I gave myself about five miles to sort it all out. My heart rate was not dropping, but I was also feeling really good. The internal dialogue went a little like this...

"Well Andrew... if you are going to be dumb ass today, then you are going to be a dumb ass until the absolute very end...  when you start to feel like crap and want to back off, tough shit... you are committed now."

So I did commit and ran all out the entire race and it worked out obviously. In the end my average heart rate was 165. One of my goals, knowing there would be mud and snow in the middle section of the course, was to run fast enough so that when I got to the mud and snow it might be still setup and frozen from the night before. With the exception of that first quarter or half a mile or so past that mid-way aid station, mud was not really an issue.  As for the snow, it sucked, but I have a ton of experience from running around Aspen all winter which allowed me to handle it better I think.  I could read the nature of the snow, and know exactly how hard to hit it or how to approach it.

But I have to say, that second to last long section of snow that had an uphill angle to it, about nearly did me in.

It has been a long time since I have ran in Salida and I forgot just how technical those last few miles are. I've been wondering in my mind which race might be tougher, the Aspen Backcountry Marathon which I will run in June, or the Salida Marathon. I have never ran the Aspen one, but I am pretty familiar with the different sections of the course and right now I will say that I believe that Salida is just tougher due to the technical portions.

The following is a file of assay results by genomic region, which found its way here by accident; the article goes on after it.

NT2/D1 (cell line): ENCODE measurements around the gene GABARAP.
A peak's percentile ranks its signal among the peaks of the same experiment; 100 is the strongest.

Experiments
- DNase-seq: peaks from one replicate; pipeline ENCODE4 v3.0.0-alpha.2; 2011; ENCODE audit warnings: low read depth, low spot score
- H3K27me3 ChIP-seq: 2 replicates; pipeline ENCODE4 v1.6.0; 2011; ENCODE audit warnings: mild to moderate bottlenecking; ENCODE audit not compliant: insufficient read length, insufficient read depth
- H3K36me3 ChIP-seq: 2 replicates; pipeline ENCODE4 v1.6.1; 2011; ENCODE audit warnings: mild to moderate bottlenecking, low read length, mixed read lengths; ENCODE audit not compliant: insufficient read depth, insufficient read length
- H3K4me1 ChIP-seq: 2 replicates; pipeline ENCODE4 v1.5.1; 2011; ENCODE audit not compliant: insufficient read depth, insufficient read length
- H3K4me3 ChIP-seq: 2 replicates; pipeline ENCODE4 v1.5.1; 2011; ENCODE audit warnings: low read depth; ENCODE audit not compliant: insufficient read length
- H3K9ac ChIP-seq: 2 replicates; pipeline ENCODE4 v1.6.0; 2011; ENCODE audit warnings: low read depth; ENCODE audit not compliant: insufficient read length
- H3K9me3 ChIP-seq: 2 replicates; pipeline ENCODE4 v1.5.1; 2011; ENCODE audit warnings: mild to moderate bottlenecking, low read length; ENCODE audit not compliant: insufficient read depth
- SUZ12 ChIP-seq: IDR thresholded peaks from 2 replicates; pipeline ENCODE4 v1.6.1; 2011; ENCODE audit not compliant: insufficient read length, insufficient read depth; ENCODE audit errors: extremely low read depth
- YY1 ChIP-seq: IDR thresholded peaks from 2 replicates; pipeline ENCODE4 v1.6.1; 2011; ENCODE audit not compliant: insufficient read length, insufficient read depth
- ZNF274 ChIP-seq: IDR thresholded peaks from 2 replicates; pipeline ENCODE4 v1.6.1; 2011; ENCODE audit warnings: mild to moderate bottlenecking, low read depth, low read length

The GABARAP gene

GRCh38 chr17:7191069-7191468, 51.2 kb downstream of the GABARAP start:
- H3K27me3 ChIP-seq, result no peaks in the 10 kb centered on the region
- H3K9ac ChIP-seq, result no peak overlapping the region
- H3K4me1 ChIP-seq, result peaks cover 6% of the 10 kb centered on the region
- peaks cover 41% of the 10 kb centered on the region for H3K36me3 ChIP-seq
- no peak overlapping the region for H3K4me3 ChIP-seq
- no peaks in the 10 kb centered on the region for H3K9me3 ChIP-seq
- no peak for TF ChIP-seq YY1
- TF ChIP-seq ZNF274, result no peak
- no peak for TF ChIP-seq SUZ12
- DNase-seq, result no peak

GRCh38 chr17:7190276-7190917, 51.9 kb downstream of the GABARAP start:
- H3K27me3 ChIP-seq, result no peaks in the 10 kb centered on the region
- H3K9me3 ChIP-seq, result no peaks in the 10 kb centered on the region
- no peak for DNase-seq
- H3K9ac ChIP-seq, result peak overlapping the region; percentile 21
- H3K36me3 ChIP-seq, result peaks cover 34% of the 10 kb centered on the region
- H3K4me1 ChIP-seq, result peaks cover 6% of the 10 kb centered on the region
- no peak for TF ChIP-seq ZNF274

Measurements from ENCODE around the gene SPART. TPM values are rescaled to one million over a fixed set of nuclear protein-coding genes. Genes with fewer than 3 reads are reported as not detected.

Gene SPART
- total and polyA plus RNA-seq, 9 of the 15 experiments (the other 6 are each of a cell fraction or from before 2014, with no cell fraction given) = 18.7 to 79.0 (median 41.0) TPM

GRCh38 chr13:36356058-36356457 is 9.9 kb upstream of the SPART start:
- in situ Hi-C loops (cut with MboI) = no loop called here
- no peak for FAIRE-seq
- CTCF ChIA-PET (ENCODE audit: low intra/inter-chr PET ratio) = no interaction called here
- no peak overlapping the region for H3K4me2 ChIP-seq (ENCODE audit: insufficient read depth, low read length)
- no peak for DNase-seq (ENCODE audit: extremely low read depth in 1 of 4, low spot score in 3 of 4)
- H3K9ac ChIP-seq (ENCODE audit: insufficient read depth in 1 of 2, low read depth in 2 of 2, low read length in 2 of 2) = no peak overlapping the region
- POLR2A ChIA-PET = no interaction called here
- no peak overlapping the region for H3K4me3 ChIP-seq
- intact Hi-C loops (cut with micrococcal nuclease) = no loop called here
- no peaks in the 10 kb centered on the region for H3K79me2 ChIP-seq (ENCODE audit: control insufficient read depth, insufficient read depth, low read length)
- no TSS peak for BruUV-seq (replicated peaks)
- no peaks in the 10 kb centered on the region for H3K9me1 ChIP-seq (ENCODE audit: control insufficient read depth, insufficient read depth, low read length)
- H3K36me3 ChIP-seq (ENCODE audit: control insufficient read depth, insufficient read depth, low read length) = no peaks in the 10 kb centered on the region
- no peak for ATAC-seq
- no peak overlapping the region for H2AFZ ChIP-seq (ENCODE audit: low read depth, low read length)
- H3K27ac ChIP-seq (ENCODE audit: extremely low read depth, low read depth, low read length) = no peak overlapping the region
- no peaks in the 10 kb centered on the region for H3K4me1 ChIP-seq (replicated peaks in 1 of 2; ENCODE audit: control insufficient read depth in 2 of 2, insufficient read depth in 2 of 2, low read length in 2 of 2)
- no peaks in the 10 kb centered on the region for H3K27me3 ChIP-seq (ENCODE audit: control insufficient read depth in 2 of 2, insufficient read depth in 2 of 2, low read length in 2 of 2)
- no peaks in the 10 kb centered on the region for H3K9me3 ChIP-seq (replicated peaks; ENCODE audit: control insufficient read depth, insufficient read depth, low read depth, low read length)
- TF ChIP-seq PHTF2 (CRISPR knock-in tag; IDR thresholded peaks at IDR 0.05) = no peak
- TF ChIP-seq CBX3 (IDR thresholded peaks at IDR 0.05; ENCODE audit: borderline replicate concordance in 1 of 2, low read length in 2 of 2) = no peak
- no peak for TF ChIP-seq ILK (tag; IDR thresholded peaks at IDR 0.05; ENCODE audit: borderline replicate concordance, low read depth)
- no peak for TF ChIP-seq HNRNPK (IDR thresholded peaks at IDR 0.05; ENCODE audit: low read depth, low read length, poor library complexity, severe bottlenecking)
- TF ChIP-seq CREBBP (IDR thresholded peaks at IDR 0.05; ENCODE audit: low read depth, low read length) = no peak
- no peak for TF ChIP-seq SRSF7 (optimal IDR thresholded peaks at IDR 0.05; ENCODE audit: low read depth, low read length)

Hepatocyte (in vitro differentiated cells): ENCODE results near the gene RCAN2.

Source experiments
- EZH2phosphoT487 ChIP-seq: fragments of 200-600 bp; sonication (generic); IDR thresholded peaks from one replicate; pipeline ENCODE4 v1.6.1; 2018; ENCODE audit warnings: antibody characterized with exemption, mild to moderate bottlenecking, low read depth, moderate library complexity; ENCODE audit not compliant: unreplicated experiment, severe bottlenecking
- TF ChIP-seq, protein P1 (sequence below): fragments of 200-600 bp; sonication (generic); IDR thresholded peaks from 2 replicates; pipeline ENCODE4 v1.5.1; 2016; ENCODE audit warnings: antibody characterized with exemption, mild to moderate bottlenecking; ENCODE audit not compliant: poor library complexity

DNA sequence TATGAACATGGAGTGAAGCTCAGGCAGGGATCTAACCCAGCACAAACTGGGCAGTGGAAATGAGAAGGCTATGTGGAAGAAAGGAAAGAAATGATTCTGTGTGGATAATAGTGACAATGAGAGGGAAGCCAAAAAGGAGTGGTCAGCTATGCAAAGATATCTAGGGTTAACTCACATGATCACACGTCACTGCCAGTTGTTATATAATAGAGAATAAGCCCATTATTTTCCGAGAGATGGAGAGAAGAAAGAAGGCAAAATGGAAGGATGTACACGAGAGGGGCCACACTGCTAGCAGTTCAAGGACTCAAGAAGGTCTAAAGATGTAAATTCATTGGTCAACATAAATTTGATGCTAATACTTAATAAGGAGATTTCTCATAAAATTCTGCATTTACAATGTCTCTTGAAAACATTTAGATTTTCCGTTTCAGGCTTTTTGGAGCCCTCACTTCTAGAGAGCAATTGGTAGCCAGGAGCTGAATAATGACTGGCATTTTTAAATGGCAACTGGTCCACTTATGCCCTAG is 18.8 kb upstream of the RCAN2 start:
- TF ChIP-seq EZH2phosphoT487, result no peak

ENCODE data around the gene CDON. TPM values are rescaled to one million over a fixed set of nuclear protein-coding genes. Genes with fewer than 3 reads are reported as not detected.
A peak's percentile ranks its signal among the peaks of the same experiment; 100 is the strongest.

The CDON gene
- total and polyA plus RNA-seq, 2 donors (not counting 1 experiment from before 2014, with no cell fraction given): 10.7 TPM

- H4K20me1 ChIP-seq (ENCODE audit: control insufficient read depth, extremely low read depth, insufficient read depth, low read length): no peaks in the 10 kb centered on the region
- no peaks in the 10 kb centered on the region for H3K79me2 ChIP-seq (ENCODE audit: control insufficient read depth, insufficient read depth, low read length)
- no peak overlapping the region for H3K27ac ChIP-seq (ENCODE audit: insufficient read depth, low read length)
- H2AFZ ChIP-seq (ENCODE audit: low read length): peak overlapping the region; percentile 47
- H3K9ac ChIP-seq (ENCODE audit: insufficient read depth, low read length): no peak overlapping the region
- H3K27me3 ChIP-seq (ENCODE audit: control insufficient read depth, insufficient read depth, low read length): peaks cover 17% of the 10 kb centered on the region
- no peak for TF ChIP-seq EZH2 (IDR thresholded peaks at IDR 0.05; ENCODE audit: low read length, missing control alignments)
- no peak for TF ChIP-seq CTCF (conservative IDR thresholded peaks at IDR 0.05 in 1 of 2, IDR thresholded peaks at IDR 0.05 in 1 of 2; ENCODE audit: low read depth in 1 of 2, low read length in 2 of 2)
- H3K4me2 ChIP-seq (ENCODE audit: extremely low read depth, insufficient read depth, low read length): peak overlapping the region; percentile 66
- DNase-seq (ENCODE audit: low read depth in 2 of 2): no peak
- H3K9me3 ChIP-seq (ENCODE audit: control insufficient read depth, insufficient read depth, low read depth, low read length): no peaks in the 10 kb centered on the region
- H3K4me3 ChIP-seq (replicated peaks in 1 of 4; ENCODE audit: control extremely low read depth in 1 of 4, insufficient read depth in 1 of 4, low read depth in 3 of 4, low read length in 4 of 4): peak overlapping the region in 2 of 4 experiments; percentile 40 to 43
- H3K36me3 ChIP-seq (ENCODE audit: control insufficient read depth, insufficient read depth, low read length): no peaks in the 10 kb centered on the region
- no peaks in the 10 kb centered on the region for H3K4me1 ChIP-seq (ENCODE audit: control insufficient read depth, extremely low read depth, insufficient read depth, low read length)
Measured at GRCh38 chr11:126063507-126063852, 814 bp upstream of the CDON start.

In the end, I have never been more proud of my preparation for a race and also the execution of the race.  Each training run, each speed workout, and each rest day were fully taken advantage of. And though the weather sort of gummed things up at the end of February I still made do. There isn't a part of my training for this race that I wish I had done differently. The same goes for the race... I have no regrets. There is nothing that I could or would change. No wishes or "only if's" at all.

That is a pretty good feeling.

You can see the course map, elevation profile, and my data here on Training Peaks.

For now... Taking some time to step back a bit. Working on getting the legs moving again this week.  We leave for Cozumel on Saturday, and then when I get back I will start focusing on the Aspen Backcountry Marathon. For now it looks like a month to a month and half of nothing but more basebuilding and running at MAF before I reintroduce speed work around the first of May more than likely.

P.S.  This was my fastest Marathon ever and a new PR. Note: I have never run a fast road Marathon ever.


  1. Awesome job, Andy! A very impressive time in difficult conditions. (FWIW, I'd say your Salida time would be comparable to ~4:40 on the Leadville Marathon course!)

    1. Thanks Andy! It was good seeing you out there on Saturday!

  2. Do you really call yourself Andrew when you talk to yerself? ;)

    Well done.

    1. Actually... yeah... when I am dead serious or if I have done something not so bright and I am chastising myself. The truth is there are only two people on this planet, one aunt and one friend who I actually allow to call me that. Then there is another exception altogether, a hunting buddy who insisted on always calling me Drew.... he gets a pass...